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How to Reflect on Culture, Sorrow, and Success (Plus an eBook Sale)

At our National Women’s Conference this week we’re looking to God’s Word for instruction on suffering and re-entering our broken world better prepared for resurrection life.

Below are three books that will help you enjoy and share this resurrection life in a challenging world. These eBooks and more are on sale for a limited time from Zondervan.

Find the full list of eBook deals at the end of this article. Sale prices end at 11:59 p.m. EDT on Sunday, June 19.

Can We Have Our Best Life Now?

There are two kinds of prosperity gospels. One promises personal health, wealth, and happiness. Another promises social transformation. In both versions, the results are up to us. We bring God’s kingdom to earth, either to ourselves or to society, by following certain spiritual laws or moral and political agendas. Both forget that salvation comes from above, as a gift of God. Both forget that because we are baptized into Christ, the pattern of our lives is suffering leading to glory in that cataclysmic revolution that Christ will bring when he returns. Both miss the point that our lives and the world as they are now are not as good as it gets. We do not have our best life or world now.

However, the opposite danger is to ignore the good news that the new creation has already begun. Christ has already inaugurated his kingdom, even though he has not yet consummated it.

The difficult place to stand is at that precarious intersection of this present age, which is captive to sin and death, and the age to come, which is the fruit of Christ’s victory the Spirit is planting, tending, and spreading in our hearts and in our world through the gospel. The garden is growing, but like a bright patch weather-beaten by the conflict between these two ages. The hot winds blow hard against us, but the Spirit’s cool breeze of grace keeps the garden blossoming and spreading across the desert.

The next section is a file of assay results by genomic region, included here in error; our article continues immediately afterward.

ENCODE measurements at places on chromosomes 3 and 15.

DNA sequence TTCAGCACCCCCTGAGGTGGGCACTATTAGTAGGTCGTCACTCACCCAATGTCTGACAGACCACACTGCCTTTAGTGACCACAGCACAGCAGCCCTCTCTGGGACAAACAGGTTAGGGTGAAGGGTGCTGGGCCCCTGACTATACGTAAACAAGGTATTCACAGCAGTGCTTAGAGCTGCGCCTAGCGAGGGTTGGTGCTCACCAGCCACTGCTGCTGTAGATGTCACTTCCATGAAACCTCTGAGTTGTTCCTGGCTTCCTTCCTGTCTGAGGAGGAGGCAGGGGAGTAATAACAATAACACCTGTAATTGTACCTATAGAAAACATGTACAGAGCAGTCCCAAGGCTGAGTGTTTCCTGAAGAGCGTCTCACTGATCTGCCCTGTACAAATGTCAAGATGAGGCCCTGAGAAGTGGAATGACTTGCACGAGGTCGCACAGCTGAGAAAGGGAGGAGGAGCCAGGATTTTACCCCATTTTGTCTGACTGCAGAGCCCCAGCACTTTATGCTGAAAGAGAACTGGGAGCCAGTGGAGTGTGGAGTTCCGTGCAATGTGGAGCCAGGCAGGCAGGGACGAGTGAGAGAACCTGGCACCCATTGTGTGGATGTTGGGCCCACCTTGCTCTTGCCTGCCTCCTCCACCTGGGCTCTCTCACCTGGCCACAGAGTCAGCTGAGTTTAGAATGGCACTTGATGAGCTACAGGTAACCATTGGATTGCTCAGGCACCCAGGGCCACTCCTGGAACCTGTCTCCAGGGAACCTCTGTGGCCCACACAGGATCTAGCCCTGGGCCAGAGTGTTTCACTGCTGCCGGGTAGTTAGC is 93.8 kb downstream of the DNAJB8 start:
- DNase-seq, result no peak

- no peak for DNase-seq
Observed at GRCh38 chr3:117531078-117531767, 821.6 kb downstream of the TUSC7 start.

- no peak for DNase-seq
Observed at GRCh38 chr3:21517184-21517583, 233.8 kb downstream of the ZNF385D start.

— Michael Horton, Ordinary: Sustaining Faith in a Radical, Restless WorldSale: $3.99. Original: $11.99. 

Redemptive Power of Sorrow

We rarely question deep remorse, stinging regret, or impassioned pleas for forgiveness. Paul knows better than this. By using a comparison in 2 Corinthians 7:8–11, he shows the church at Corinth that all sorrow is not created equal.

One kind of sorrow Paul talks about is worldly sorrow. Worldly sorrow is legitimate sorrow. There is actual sadness, brokenness, and tears when a person experiences this kind of sorrow. The issue is not whether a person is sad; instead, it is what they are sad about. The focus of worldly sorrow is the world. People experiencing worldly sorrow are distressed because they are losing (or fear losing) things the world has to offer. The loss could be a reputation, job, money, family, sexual fulfillment, or even access to pornography—anything that brings security, comfort, or pleasure. Some of these things are good, and some of these things are sinful, but they are all things. A sad person consumed with worldly sorrow is concerned about losing stuff—no matter how honorable or dishonorable that stuff is.

This kind of worldly sorrow leads to death. It is lethal because it flows from the same heart that wanted to look at pornography in the first place. This connection is critical for you to understand. A sinful heart that desires to look at pornography says, “I will have whatever I want whenever I want it. I don’t care if it’s harmful, if it hurts God or those I love. I will have whatever I want.” This heart sins in pursuit of its own pleasures. Worldly sorrow is obsessed with keeping these objects of selfish desire. All the tears and all the pain are actually about the loss of your stuff. It is terrifying to think that even our sorrow over sin can be selfish and sinful.